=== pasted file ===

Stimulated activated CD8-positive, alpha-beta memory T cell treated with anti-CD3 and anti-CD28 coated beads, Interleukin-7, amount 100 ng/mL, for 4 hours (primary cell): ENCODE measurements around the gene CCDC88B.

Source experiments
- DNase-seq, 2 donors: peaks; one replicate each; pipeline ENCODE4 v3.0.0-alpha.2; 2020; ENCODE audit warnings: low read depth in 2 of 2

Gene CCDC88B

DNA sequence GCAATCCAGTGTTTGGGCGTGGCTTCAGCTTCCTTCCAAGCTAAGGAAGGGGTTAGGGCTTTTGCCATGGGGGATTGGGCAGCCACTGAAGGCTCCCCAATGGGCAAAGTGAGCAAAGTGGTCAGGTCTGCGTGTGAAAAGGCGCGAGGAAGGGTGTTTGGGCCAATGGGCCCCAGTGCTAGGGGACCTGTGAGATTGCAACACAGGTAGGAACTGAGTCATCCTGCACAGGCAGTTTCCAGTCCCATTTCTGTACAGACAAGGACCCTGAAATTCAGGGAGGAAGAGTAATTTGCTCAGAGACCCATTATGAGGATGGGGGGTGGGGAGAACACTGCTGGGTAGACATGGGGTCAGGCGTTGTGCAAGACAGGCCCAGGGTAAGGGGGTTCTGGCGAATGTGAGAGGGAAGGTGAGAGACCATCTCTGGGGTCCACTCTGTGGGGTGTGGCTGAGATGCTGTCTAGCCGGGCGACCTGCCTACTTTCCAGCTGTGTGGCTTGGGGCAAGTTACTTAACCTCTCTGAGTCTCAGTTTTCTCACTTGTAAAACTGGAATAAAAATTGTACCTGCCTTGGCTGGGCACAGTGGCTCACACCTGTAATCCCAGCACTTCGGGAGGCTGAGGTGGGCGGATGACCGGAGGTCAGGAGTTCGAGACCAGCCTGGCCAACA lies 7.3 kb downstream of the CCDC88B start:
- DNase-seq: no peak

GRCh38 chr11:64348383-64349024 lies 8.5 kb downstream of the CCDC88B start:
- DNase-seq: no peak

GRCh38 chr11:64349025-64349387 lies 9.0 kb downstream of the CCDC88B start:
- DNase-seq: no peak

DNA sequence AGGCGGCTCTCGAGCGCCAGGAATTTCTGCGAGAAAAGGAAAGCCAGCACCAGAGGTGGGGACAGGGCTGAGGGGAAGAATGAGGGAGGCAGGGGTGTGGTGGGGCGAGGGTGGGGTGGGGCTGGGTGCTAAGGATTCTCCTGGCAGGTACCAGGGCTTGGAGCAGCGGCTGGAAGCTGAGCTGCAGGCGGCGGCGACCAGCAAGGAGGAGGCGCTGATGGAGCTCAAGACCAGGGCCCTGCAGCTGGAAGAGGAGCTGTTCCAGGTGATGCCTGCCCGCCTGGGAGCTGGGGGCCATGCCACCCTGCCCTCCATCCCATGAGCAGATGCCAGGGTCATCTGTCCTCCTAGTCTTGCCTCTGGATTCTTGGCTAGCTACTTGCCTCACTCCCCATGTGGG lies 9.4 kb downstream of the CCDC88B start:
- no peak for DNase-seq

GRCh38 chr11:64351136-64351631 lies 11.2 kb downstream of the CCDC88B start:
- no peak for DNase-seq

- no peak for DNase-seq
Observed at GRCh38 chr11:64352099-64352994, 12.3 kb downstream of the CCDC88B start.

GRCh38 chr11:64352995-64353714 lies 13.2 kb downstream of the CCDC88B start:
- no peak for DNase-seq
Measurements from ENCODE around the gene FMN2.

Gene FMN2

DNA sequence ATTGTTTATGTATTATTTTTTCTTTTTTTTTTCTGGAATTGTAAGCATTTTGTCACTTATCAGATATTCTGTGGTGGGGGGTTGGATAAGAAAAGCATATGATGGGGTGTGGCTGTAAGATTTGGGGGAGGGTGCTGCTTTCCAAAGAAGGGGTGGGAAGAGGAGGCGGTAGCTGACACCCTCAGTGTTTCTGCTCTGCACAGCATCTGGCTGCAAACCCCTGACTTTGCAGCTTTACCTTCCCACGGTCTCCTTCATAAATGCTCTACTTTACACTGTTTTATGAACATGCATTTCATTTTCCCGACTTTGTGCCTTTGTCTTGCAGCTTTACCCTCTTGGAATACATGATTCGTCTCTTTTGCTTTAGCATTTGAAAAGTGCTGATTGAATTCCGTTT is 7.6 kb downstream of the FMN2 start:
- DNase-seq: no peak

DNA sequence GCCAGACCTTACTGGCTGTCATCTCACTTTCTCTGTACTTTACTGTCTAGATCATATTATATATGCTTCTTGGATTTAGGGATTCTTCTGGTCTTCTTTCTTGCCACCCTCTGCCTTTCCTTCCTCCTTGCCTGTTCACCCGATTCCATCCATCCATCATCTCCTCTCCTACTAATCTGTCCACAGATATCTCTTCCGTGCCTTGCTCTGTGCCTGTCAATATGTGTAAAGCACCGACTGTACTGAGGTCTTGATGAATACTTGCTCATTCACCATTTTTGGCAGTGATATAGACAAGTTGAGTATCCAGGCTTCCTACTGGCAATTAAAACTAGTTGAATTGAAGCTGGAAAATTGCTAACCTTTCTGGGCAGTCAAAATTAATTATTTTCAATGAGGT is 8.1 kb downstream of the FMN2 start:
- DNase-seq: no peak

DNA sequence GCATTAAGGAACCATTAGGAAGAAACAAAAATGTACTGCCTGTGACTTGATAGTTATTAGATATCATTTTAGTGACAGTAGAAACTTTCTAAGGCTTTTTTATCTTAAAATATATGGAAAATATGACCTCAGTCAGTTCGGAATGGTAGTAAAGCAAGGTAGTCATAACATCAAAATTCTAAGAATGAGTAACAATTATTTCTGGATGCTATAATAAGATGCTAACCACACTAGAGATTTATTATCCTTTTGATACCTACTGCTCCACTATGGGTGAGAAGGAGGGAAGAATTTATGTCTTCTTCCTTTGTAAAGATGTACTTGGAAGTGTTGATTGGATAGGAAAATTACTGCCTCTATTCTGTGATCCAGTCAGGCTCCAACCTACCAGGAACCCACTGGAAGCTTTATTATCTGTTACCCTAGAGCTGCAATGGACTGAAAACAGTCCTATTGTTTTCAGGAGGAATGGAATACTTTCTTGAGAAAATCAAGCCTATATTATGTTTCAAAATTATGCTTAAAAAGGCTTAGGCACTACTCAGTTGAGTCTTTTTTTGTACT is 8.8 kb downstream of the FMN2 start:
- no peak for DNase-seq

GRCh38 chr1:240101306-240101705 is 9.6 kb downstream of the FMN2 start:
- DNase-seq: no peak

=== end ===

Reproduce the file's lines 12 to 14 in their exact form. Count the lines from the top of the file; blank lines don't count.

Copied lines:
- no peak for DNase-seq

GRCh38 chr11:64351136-64351631 lies 11.2 kb downstream of the CCDC88B start:
- no peak for DNase-seq